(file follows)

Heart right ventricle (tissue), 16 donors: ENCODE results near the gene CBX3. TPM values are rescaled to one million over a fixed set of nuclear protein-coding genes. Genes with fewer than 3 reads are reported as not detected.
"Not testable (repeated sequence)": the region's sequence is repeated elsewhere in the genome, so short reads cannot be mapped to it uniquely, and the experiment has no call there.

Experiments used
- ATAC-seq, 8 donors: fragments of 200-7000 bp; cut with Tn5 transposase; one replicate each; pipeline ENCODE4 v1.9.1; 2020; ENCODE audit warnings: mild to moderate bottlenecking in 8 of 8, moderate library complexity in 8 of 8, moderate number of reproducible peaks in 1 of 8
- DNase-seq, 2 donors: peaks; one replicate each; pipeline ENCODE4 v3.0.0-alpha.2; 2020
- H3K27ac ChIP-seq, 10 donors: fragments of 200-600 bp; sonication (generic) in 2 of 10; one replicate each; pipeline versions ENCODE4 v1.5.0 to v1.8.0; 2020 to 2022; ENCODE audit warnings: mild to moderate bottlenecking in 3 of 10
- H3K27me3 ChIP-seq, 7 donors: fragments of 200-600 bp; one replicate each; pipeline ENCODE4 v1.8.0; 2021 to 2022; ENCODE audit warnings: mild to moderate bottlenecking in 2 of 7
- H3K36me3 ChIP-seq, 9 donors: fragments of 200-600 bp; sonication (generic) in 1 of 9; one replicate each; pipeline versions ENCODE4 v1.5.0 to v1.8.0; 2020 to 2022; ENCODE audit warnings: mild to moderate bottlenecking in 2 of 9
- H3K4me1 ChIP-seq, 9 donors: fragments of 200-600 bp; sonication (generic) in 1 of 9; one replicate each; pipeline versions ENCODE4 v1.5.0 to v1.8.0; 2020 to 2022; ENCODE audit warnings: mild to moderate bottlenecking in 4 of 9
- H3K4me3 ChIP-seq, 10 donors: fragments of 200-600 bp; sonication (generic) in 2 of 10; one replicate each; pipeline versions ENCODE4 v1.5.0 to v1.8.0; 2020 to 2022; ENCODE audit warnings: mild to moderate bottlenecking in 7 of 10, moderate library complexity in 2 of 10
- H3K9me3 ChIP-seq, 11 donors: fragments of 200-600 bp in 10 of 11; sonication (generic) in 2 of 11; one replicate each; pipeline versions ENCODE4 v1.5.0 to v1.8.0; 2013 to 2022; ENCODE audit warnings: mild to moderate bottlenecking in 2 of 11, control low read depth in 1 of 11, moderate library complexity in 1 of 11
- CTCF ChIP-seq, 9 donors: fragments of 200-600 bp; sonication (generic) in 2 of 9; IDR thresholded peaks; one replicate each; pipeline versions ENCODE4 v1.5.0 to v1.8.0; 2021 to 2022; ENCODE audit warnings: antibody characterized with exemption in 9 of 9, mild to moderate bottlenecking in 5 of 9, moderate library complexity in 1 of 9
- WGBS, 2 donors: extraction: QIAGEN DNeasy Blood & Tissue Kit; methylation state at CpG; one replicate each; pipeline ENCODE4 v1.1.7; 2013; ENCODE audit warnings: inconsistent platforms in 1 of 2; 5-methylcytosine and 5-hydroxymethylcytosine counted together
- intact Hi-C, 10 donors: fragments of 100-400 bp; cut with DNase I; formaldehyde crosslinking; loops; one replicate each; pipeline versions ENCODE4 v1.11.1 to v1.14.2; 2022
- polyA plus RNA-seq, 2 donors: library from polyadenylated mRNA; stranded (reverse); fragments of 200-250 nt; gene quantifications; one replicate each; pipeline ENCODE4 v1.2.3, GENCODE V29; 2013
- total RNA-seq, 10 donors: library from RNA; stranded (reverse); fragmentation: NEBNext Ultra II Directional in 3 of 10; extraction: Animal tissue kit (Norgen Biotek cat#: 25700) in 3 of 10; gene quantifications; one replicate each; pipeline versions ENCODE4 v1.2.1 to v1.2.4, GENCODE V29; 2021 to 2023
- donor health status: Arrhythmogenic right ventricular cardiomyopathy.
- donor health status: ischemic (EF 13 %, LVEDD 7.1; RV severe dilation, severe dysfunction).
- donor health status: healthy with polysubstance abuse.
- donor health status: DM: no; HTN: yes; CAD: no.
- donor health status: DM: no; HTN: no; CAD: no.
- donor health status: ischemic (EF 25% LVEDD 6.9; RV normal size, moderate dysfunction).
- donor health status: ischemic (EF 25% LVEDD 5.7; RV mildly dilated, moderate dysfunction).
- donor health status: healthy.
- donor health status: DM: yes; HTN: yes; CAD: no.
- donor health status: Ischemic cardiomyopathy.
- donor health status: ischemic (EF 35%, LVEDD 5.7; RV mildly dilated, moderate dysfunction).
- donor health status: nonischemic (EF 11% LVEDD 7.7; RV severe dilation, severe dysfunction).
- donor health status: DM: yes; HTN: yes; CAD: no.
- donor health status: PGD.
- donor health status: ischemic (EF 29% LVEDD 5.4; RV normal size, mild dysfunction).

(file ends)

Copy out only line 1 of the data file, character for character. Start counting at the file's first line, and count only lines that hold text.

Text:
Heart right ventricle (tissue), 16 donors: ENCODE results near the gene CBX3. TPM values are rescaled to one million over a fixed set of nuclear protein-coding genes. Genes with fewer than 3 reads are reported as not detected.